Plight of the Rokan Boy

Reviewed by:

Connor Salter, Professional Writing alumnus from Taylor University, Upland, IN.


Plight of the Rokan Boy (Relics of Errus Book 2)


Gordon Greenhill


St. Asinus Publishing

Publication Date:

April 20, 2021




271 pages


Romul doesn’t trust others. As a member of the Rokan, most people on Errus treat him as a servant to ignore, or a thief to bully. The only thing he thought he knew about himself was his mother, who has told him that he came from another family. Romul’s attempt to find his family, with nothing more than a relic to guide him, doesn’t seem to be going anywhere until he meets three girls who say they came from another world. Eli, Anna and Rose Hoover know that their past actions have unleashed dragons and brought rain to a desert. Their priest friend Cholerish warns that the nations separated by the desert will start fighting again eventually, but something even more important is coming. Rumel’s relic connects him to an ancient prophecy about divine emissaries returning to Errus, which may be good or ill. The group won’t know for sure until Romul takes them to see the last available magic creature who can provide the prophecy’s last details.

The first book in this series was a clever homage to the Chronicles of Narnia, applying some of its plot ideas to a new fantasy world with new characters and tongue-in-cheek humor. The cleverness continues here, with homages to J.R.R. Tolkien’s work (when one of the company’s traveling companions has another snack, Anna mutters, “He eats like a hobbit”) and to C.S. Lewis’ The Silver Chair. However, Greenhill weaves these elements into a plot all his own, filling in new details about the enchanting fantasy world he’s created. Changing the perspective so that this story follows the perspective of an Errus resident instead of the Hoover sisters enables him to dive into the fantasy world’s history, particularly the racial conflicts between the Rokan people and the Garland people. It becomes clear early on that Greenhill is riffing on real-life racial conflicts to create this part of Errus’ history, but his storytelling makes it a rich part of the story.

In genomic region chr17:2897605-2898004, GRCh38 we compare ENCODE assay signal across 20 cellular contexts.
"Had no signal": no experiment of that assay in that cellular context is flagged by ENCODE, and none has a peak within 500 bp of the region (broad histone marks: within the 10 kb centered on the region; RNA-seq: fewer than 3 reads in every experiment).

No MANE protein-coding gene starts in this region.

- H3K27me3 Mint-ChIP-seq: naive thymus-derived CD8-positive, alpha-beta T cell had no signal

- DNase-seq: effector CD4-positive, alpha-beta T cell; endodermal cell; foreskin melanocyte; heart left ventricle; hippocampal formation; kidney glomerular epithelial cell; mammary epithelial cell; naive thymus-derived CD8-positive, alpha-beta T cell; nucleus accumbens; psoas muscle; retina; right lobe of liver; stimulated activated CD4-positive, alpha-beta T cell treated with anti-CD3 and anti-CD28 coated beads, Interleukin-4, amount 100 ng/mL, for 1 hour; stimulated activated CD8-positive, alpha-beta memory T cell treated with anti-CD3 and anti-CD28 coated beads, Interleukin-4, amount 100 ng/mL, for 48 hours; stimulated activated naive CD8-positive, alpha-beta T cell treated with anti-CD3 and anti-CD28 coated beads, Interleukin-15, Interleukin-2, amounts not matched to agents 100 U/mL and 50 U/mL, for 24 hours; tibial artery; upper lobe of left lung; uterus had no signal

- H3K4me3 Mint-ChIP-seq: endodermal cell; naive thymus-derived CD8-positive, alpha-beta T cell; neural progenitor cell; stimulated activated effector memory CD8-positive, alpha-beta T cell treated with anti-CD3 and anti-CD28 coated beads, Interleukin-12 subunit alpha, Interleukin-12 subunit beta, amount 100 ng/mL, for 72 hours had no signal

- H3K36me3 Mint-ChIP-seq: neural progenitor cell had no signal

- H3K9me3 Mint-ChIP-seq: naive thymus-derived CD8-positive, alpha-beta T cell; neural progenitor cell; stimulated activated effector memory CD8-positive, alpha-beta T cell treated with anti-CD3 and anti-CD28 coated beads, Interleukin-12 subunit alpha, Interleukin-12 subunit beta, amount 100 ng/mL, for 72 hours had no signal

All things considered, Greenhill delivers a great sequel that does what all great sequels should do (expand on the existing world, bringing something new to the table). At the same time, he makes the book entertaining enough to read on its own, not just as the next step in the Relics of Errus saga.

A wonderful, witty fantasy for children or adults.


Rating (1 to 5 stars):

5 stars

Suggested Audience:

A wonderful, witty fantasy for children or adults.

Christian Impact:

Greenhill uses the clashes between Errus’ people groups to consider the impact of racism, its follies and the cycles of distrust that follow from it. As different characters engage with this ugly side of Errus’ history, Greenhill shows how repentance and reconciliation are costly but vital.


Note: Readers may want to read the previous works in the series first.

The Flight of the Sky Cricket (Relics of Errus #1)

Once More Into the Breaches: An Errus Short Story

Plight of the Rokan Boy (Relics of Errus Book 2)

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